12. Thank you, Bekah! I hear you. But, you know, the funny thing is that when I worked a job with long hours, much of them spent writing, I actually published more of my work. Go figure.

    Thanks so much for your comment. Your copy of Polish and Publish is on the way to you.

  13. Thanks for your comment, Anna. (I was hoping you were going to suggest I try looking the other way or hiring a maid!)

    I’m sending your copy of Polish and Publish right away. I hope you find it helpful.

  14. Thank you for your comment.

    I love your contribution, Mary—and your candor! All I can say is that if your “real” writing is as smooth as your “comment” writing, do keep submitting your work. In the meantime, you might relate to my posts, “Writer’s Remorse,” http://bit.ly/b4g5Uo and “Who’d Read This Book Anyway?” http://bit.ly/9DLvxZ.

    I’m sending you Polish and Publish right now. I hope it supports your writing efforts.

    – Lynette

  15. Thanks for your kind comment, Sunny. You know how it is: pretty stuff gets too complicated sometimes. But I *do* like our house.

    So it’s sleepiness that creeps up when you want to write, huh? I usually don’t try to do any creative writing at night—maybe just make a few notes. Otherwise I wouldn’t be able to keep my eyes open.

    Well, I’m about to send you Polish and Publish. Maybe it’ll give you some ideas on how to write long before it’s time for bed!

  16. Great ideas, Naya. I use some of those myself. You’re right that washing dishes seems to bring out creativity. Don’t know what I’d do if I had a dishwasher. 🙂 Like you, also, I’m most productive in the early morning, but my writing occupies a portion of my mind all day.

    BTW: The dusting *is* driving me up the wall. I’ve been ignoring it these past few days.

    Polish and Publish is on the way to you. Enjoy it!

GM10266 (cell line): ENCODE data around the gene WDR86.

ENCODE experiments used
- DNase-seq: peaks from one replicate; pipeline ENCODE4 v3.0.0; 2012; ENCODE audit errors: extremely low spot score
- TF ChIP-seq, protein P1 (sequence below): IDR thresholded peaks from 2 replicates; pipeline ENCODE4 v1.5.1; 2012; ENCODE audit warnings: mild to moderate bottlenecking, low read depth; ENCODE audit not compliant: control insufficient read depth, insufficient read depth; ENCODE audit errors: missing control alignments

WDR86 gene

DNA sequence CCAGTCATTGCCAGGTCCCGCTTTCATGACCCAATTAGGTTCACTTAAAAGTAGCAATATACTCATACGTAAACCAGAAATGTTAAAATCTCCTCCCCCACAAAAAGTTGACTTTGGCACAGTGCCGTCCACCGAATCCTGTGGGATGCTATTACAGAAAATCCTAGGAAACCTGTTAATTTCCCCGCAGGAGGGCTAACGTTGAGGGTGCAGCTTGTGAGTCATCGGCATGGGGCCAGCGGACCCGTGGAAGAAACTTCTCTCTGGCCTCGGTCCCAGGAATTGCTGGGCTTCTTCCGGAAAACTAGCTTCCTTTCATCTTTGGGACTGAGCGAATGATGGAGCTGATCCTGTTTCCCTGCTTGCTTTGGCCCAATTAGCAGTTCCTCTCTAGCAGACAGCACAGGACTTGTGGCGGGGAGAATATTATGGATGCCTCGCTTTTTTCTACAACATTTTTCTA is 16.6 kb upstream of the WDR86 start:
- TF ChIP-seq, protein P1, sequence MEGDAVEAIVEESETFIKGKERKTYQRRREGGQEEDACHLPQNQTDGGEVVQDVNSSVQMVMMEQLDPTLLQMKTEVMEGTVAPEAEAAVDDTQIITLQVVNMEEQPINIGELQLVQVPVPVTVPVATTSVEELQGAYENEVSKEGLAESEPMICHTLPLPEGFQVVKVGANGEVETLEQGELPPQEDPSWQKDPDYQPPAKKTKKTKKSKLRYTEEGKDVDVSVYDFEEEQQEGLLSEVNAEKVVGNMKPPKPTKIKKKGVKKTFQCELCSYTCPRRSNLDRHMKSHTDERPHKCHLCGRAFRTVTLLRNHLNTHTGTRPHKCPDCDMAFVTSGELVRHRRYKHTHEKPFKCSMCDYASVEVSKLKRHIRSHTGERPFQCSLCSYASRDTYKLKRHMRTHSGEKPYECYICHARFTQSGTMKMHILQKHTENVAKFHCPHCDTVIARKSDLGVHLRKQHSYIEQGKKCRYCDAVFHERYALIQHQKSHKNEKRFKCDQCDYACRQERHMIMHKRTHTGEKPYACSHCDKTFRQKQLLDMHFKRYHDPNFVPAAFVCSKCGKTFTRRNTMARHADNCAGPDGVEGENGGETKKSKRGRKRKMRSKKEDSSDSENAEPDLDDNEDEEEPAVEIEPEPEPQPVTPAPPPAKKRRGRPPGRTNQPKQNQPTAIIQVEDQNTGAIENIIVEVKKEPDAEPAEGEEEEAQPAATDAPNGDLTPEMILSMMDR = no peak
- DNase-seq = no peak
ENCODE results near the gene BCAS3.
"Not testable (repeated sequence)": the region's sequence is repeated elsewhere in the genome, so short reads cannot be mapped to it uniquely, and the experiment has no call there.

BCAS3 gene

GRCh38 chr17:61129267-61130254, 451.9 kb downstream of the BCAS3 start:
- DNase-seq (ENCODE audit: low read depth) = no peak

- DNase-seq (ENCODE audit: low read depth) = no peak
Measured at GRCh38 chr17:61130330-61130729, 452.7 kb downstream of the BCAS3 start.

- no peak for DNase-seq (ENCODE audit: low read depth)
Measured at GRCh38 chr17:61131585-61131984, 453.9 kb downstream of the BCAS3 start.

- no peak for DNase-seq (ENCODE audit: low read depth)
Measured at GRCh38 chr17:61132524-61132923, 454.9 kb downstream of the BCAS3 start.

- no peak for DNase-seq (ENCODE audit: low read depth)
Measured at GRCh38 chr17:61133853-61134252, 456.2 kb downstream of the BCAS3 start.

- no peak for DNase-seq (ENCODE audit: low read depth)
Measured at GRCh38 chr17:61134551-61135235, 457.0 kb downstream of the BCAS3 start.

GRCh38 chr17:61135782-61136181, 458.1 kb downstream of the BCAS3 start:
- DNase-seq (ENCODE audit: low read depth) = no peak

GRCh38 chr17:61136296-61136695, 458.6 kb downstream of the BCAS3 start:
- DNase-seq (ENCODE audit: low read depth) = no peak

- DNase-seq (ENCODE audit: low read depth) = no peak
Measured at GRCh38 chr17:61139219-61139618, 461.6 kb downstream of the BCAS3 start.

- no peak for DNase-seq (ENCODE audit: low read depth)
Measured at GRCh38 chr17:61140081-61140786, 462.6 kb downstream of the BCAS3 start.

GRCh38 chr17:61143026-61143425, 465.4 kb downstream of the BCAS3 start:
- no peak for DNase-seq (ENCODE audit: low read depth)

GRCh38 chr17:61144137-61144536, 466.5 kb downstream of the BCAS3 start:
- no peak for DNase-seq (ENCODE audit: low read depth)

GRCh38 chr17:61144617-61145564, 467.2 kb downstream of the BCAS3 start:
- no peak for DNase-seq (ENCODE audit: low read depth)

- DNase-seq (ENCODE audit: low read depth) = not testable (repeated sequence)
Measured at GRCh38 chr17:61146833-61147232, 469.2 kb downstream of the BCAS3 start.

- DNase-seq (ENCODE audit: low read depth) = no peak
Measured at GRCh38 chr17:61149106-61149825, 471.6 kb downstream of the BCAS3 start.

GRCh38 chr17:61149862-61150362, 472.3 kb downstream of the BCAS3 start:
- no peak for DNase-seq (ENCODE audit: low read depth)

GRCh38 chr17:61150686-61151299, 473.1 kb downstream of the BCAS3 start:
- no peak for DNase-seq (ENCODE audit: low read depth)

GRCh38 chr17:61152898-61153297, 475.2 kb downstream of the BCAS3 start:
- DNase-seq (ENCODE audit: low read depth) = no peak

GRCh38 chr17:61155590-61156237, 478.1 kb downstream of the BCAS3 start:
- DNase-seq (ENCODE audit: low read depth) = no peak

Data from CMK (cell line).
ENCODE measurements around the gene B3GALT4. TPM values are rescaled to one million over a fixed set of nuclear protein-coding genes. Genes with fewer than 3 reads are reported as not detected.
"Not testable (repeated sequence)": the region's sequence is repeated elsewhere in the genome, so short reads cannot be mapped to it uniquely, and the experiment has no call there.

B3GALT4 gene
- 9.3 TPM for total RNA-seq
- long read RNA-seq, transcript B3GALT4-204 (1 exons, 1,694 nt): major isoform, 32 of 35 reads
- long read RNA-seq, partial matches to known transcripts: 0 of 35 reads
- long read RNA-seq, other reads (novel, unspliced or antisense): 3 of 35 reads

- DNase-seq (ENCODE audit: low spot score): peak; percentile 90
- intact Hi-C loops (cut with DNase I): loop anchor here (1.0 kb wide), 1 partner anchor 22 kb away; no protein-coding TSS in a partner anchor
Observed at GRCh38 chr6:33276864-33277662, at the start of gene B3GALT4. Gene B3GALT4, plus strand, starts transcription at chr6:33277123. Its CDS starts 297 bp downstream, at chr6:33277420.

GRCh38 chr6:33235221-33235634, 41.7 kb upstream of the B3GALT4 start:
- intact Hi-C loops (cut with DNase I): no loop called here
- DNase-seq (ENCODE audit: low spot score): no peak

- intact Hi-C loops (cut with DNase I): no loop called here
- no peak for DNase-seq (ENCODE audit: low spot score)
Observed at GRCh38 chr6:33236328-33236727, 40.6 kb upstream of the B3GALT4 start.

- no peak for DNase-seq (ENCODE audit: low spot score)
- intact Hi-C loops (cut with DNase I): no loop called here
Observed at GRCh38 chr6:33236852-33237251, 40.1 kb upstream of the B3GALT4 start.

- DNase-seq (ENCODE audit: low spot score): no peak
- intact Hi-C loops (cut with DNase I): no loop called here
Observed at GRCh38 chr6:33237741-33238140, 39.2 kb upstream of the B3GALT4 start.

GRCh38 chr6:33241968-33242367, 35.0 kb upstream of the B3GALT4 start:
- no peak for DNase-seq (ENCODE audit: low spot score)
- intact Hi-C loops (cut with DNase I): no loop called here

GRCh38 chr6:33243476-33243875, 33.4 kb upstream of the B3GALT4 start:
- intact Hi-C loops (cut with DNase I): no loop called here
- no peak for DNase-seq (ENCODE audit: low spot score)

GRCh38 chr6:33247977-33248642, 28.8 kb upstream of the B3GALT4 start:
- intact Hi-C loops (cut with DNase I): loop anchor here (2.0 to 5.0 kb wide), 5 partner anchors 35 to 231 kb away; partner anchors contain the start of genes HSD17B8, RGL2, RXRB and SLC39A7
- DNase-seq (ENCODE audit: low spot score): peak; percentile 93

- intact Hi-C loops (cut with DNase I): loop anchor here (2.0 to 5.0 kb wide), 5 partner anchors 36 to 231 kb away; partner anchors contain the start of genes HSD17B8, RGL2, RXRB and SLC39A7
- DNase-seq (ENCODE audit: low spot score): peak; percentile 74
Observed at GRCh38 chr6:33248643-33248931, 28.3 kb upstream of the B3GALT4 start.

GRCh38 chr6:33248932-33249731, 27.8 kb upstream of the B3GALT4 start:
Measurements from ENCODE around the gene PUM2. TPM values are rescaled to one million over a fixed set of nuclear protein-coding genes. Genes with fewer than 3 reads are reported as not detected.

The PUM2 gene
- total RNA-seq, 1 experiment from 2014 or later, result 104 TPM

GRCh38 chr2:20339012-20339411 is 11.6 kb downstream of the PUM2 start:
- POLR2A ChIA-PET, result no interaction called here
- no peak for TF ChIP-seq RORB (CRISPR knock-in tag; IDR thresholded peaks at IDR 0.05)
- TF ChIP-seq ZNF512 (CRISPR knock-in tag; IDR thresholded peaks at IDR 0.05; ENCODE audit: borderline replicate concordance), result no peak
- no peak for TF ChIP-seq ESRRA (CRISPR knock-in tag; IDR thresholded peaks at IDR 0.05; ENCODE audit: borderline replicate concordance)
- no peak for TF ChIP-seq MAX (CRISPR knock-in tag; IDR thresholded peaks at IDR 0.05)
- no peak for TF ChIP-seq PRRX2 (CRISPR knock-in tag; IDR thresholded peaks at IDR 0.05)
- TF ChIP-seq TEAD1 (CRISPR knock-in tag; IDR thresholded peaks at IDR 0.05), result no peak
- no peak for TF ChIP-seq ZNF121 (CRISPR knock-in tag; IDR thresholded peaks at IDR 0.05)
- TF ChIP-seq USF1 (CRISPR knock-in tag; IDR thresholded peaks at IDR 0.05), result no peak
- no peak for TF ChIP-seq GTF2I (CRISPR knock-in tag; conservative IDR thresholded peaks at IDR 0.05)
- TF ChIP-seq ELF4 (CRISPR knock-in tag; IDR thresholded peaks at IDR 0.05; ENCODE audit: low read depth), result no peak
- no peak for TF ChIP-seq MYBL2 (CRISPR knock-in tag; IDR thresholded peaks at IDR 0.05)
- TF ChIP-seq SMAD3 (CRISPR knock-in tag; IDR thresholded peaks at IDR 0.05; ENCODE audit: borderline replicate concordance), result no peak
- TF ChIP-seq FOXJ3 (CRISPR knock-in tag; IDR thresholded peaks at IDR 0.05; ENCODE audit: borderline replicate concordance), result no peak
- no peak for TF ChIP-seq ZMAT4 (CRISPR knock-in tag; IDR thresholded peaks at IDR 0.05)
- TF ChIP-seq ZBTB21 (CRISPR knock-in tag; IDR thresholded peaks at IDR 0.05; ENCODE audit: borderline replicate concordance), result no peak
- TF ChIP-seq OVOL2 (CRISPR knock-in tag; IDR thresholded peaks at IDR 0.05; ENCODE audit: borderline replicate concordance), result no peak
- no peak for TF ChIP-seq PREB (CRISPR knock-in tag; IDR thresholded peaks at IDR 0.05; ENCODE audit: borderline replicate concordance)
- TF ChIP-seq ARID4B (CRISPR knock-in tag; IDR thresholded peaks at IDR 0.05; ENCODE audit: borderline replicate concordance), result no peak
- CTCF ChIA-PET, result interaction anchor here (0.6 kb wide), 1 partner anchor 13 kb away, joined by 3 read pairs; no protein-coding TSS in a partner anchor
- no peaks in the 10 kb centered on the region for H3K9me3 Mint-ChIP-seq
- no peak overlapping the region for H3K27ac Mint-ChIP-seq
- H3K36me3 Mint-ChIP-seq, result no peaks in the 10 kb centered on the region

17. My goodness, what doesn’t keep me from writing? A big thing is cleaning the office–which unfortunately usually does need de-cluttering. Today I paid a few bills, got my stuff together for the taxes, did a few other things, cleaned out the keyboard drawer, un-cluttered the desk, got a few birthday cards out, wrote a good idea about the end of Book 1 of my proposed trilogy and emailed that to myself at two addresses, answered a few LinkedIn things, read a bit of Dan Simmons’ Drood and Stephen Ambrose’s Undaunted Courage, commented on a few websites, answered email, sent texts, and after I finish this, I need to shovel the driveway and then do a lot of the job I have that pays The Man. When it comes to being majorly productive and not writing, I’m a professional!!! (Is a download of your book still available? If so, I can read that instead of writing, too! But it sounds like it could help…)

  18. Thanks Lynette! I received it and will take a look at it tomorrow, maybe after the shoveling…

    I can relate to so many of the comments!! This was such a great idea. Thanks again.


  19. Shakirah – bc of the ADD, I especially have to struggle with the urge to work on other projects. I would love to talk to you about this more if you like – I have a bunch of thoughts on the topic, including pros and cons of going with such a scattered flow. I’m mindfulbeauty on twitter if relevant. And happy writing!